The Charly set was an absolute eye/ear opener. I knew the big tracks of course - the ones I've mentioned plus "Big River", "Get Rhythm" and "Hey Porter", and others less well. At the time my main memories of Cash were of his 60's Columbia tracks - "Ring of Fire", "Ira Hays", "Orange Blossom Special", "It ain`t me babe", etc. I had the feeling at the time that the Sun material, which hadn`t been that heavily promoted in the 50`s in the UK, was relatively primitive and limited instrumentally. I was partially right on the second point though that the same basic guitar and bass sound, the "boom chicka boom", actually continued well into his career. Producers tended to record or overdub on top of this sound. Even Sam Phillips did it for quite a number of his Sun records. However on the first point I was totally wrong as the songs and sounds on this set clearly demonstrate. The vocal style with that resonant bass voice seemingly from someone much older than his years, was already fully in place with Phillips adding more depth via his echo techniques. The instrumental style was also there with those little flurries on the bass strings punctuating Cash's rhythm guitar.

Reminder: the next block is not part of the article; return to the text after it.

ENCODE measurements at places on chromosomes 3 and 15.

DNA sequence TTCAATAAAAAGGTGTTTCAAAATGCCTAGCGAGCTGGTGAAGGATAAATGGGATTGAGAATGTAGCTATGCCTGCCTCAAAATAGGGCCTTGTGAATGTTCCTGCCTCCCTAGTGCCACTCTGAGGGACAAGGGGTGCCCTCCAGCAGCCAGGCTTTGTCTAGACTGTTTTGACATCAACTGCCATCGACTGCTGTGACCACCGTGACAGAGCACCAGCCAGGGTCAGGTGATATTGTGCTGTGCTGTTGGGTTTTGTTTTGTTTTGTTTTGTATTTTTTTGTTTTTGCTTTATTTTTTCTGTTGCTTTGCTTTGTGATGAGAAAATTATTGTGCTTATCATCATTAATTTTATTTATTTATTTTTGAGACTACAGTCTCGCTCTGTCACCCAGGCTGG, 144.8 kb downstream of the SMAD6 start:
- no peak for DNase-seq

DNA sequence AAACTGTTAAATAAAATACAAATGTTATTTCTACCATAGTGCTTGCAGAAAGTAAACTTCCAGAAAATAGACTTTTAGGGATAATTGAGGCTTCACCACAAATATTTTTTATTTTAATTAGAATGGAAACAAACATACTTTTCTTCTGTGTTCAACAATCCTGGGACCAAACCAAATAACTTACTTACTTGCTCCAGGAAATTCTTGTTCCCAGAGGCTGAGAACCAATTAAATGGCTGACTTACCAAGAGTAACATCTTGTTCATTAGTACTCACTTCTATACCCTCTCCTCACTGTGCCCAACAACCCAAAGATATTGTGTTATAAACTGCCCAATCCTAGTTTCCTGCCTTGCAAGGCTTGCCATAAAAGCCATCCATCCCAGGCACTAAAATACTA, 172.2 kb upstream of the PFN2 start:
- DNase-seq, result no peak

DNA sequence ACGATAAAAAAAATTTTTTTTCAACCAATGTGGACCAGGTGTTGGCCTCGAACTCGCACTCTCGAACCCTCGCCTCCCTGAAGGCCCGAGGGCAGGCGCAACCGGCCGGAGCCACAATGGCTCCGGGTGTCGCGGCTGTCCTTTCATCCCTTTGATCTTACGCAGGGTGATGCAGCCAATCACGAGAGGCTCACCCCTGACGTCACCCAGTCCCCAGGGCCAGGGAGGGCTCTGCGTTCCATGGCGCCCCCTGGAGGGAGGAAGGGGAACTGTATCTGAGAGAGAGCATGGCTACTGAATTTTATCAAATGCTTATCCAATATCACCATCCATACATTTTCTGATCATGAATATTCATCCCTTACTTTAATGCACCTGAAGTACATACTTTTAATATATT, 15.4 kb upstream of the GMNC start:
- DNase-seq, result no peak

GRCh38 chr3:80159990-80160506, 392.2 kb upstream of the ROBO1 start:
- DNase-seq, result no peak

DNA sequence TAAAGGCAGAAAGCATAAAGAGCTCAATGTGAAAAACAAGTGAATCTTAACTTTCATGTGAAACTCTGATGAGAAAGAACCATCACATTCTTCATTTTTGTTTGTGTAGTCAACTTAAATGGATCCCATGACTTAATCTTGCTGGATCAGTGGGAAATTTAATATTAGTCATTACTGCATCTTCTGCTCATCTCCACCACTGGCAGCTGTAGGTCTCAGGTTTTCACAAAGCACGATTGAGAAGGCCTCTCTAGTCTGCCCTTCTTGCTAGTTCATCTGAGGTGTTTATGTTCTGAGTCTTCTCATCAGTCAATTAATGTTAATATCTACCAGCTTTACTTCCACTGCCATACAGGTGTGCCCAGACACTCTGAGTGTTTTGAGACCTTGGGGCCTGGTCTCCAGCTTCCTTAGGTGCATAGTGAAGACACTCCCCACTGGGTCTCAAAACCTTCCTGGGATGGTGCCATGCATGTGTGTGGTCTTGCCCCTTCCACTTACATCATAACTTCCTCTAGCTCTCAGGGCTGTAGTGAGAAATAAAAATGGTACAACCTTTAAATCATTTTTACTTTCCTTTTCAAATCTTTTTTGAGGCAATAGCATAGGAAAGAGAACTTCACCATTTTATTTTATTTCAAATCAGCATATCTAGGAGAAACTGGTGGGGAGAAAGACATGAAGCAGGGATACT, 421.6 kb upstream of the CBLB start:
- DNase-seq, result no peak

The songs themselves are varied. From both sides of his first single "Cry, cry, cry / Hey Porter" which was about as close to rockabilly as he would get, to excellent teen ballads written by Jack Clement, "Ballad of a Teenage Queen" and "Guess things happen that way" (both complete with Jordanaires style accompaniment), to straight country as in Charlie Feathers` "I forgot to remember to forget" as also recorded by Elvis, to sophisticated ballads like the superb, "Ways of a woman in love", co-authored by Charlie Rich, to traditional folk items like the "Rock Island Line" and "The Wreck of the old 97", to Hank Williams covers, to new classics from the man himself like "Big River" and the marvellous "Home of the Blues".